Definitions for proclaim
Here are all the possible meanings and translations of the word proclaim.
declare formally; declare someone to be something; of titles
"He was proclaimed King"
proclaim, exclaim, promulgateverb
state or announce
"`I am not a Communist,' he exclaimed"; "The King will proclaim an amnesty"
affirm or declare as an attribute or quality of
"The speech predicated the fitness of the candidate to be President"
laud, extol, exalt, glorify, proclaimverb
praise, glorify, or honor
"extol the virtues of one's children"; "glorify one's spouse's cooking"
To excitedly, verbosely and candidly describe.
To announce or declare.
Etymology: From proclamare, pro- (forth) + clamare (shout, cry out).
Samuel Johnson's Dictionary
Etymology: proclamo, Lat. proclamer, Fr.
When thou comest nigh unto a city to fight against it, proclaim peace unto it. Deut. xx. 10.
I proclaim a liberty for you, saith the Lord, to the sword and to the pestilence. Jer. xxxiv. 17.
With trumpet’s sound, throughout the host proclaim
A solemn council. John Milton.
While in another’s name you peace declare,
Princess, you in your own proclaim a war. Dryden.
She to the palace led her guest,
Then offer’d incense, and proclaim’d a feast. Dryden.
Some profligate wretches, were the apprehensions of punishments or shame taken away, would as openly proclaim their atheism, as their lives do. John Locke.
While the deathless muse
Shall sing the just, shall o’er their head diffuse
Perfumes with lavish hand, she shall proclaim
Thy crimes alone. Matthew Prior.
I heard myself proclaimed. William Shakespeare.
to make known by public announcement; to give wide publicity to; to publish abroad; to promulgate; to declare; as, to proclaim war or peace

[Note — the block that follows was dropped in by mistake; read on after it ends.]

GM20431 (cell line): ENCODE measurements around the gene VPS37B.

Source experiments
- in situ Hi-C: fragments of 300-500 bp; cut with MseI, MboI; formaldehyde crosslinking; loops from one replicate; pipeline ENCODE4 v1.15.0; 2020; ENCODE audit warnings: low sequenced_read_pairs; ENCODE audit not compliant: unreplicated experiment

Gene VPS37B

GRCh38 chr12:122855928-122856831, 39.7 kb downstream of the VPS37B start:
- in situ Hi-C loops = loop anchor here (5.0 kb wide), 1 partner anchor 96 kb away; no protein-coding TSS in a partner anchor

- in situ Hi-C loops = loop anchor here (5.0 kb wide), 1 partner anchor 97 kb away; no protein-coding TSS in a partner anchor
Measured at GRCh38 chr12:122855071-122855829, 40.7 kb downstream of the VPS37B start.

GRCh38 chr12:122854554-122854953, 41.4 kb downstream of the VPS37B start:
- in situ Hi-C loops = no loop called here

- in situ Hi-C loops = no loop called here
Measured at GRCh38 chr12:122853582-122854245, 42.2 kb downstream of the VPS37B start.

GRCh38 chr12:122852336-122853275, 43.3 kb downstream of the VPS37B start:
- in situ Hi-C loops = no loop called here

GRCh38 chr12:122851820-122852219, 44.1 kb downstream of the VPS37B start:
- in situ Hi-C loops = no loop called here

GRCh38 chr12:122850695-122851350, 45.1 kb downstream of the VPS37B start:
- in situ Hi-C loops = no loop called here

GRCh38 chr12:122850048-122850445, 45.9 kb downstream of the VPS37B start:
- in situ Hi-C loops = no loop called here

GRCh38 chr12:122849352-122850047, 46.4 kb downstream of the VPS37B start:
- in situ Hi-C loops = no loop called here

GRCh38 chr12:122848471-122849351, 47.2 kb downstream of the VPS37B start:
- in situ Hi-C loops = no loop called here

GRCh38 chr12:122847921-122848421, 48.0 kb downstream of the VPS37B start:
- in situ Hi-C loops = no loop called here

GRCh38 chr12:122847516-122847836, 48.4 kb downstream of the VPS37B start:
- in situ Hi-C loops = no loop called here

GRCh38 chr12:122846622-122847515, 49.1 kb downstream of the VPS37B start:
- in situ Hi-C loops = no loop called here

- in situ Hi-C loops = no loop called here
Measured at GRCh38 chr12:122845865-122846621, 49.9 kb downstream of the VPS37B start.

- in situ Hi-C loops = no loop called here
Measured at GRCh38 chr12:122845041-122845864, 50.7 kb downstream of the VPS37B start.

to outlaw by public proclamation
Chambers 20th Century Dictionary
prō-klām′, v.t. to cry aloud: to publish abroad: to announce officially.—ns. Proclaim′; Proclaim′ant; Proclaim′er; Proclamā′tion, the act of proclaiming: official notice given to the public.—Proclaimed district, a district in which some unusually strict law is brought into force by a form of proclamation. [Fr. proclamer—L. proclamāre—pro, out, clamāre, to cry.]
British National Corpus
Rank popularity for the word 'proclaim' in Verbs Frequency: #965
The numerical value of proclaim in Chaldean Numerology is: 2
The numerical value of proclaim in Pythagorean Numerology is: 6
From this day forward, the millions of our schoolchildren will daily proclaim in every city and town, every village and rural schoolhouse, the dedication of our nation and our people to the Almighty. (On signing law for inclusion of the words 'under God' in the Pledge of Allegiance, 14 Jun 54)
The characteristic of the hour is that the commonplace mind, knowing itself to be commonplace, has the assurance to proclaim the rights of the commonplace and to impose them wherever it will.
Laws disarming honest citizens proclaim that the government is the master, not the servant, of the people.
When psychologically unfit form the majority in any sect, and yet proclaim to be the only fittest, will not only be a threat to the existence of the sane minority, but are surely catastrophic for the human race as a whole!”- Ramana Pemmaraju
I don’t think anyone will ever take Billy’s place. But we can all, in our own way, follow Franklin Graham example and proclaim the same Gospel as Franklin Graham did, franklin Graham served God’s purpose for Franklin Graham generation and then Franklin Graham died.
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Translations for proclaim
From our Multilingual Translation Dictionary
- erklären, verkünden, verkündigenGerman
- قبلا اعلام کردنPersian
- kuuluttaa, julistaaFinnish
- déclarer, proclamerFrench
- kunngjøre, kunngjere, proklamereNorwegian Nynorsk
- провозгласи́ть, объявля́ть, провозглаша́ть, объяви́тьRussian
- förkunna, proklameraSwedish
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"proclaim." Definitions.net. STANDS4 LLC, 2022. Web. 26 Sep. 2022. <https://www.definitions.net/definition/proclaim>.